I’m in awe of how quickly the different vaccine trials are moving. To have vaccines in Phase III within six months of the virus sequence first being published is unheard of. Still, we have to make sure all the safety precautions are taken and that we don’t trade speed for safety or effectiveness. In fact, the trial I am on has just been paused because of a single severe adverse event to be investigated. Realistically, I think we will have to navigate this [European] autumn and winter without a vaccine. Hopefully, with a combination of shared expertise, international coordination and a fair share of good fortune, we may see a vaccine next year, but there are no guarantees at this stage.

There has been public discussion of many challenges related to the development of an effective vaccine (including whether local infection rates are sufficient to test efficacy of vaccine during the observation time of trial, safety and efficacy of vaccine in fast-paced timeline, whether people would refuse a Covid-19 vaccine, etc). What do you see as the greatest challenge to overcome?

Where to start? There are scientific challenges, and then there are the logistical and political challenges as well. Producing and distributing millions, even billions, of doses for a global population will most likely be one of the biggest challenges in pharmaceutical history.

It is important to realise we have to have a plan to get us through the winter in Europe (summer in Australia) without a vaccine.

What lessons could Australia learn from the UK/European experience in terms of controlling infection rates, if anything?

First off, I think broadly Australia has navigated the crisis well – of course, the situation in Victoria some months ago was definitely not ideal but one has to realise this is a complex situation in every country.

“The lessons we have learned during these last months are global. We’ve learned them together and at a high cost. Test and trace is crucial. Lockdown measures work. Social distancing and hygiene measures make a difference. And also, we all have a part to play and we’re in this together. This shouldn’t be a race between countries. This is very much a ‘human versus virus’ race and international scientific organisations like EMBL are here to do exactly this – help countries pool resources, expertise and talent to help overcome challenges, such as the one we’re all facing today.”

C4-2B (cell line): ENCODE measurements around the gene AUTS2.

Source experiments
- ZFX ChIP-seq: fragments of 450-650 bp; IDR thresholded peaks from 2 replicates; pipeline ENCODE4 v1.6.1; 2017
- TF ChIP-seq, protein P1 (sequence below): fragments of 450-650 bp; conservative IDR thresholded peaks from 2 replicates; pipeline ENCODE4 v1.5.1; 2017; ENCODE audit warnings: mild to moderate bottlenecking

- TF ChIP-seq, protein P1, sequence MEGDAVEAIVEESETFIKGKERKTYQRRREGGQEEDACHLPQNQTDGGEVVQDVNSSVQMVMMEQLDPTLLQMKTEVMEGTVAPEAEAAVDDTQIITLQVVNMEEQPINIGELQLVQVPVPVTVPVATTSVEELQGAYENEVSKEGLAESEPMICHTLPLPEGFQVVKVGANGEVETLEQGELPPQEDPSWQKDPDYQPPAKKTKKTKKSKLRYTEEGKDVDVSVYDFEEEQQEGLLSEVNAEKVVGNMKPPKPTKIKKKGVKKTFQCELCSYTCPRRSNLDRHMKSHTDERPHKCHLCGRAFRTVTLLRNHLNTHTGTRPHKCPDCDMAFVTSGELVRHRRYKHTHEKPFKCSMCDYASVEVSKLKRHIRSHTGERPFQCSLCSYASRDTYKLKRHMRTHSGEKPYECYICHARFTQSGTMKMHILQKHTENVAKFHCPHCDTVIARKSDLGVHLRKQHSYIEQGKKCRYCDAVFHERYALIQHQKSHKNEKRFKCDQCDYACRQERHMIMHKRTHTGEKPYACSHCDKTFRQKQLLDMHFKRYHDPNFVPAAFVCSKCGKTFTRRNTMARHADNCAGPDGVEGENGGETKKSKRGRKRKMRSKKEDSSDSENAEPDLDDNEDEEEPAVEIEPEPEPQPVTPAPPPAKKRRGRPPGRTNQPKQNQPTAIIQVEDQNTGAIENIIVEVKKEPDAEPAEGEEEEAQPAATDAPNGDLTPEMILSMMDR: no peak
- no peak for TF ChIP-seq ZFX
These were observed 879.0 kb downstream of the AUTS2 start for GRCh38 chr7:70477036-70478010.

Do you have any insight into the role of genetics in whether some people are more likely than others to be infected with the virus or to develop severe symptoms?

The COVID-19 Host Genetics consortium is coordinating the international investigations of host genetics in an open and transparent manner, with datasets from around the world contributing to this. There is one established hit on Chromosome 3, near a cytokine cluster. Interestingly, this haplotype looks like a Neanderthal haplotype via the interbreeding of Neanderthals and humans some 50,000 years ago, which have gone to higher frequency in South Asian groups (Bangladesh, Indian and Pakistani groups and heritage). This area is developing fast and it is very likely that we will find other genetic components.

I should stress that despite this genetic finding, we can be relatively confident that the enrichment of COVID-19 hospitalisations and death in minority groups, such as “Black and Minority Ethnic groups” (UK labelling) or “African American and Hispanic groups” (US labelling) or “Turkish heritage” (German descriptions) is predominantly not due to genetics. This is because these groups are very genetically diverse and yet the increase in risk is far smoother between the sub-groups of the people who self-identify with these labels. It most likely that combinations of socio-economic factors, including occupation, housing density and other factors, are the main driver. A number of research groups are focusing on this topic.

The untangling of the commonplace eliding of self-identified ethnic group labels such as “African American” or “White European” or “Deutsch-Turken” (German-Turk in Germany) with genetics is another passion of mine. The group labels we have are surprisingly useless when thinking about genetics, but for many people these two concepts are aligned. But this is for a different interview strand…

Image credit: Carrie Tang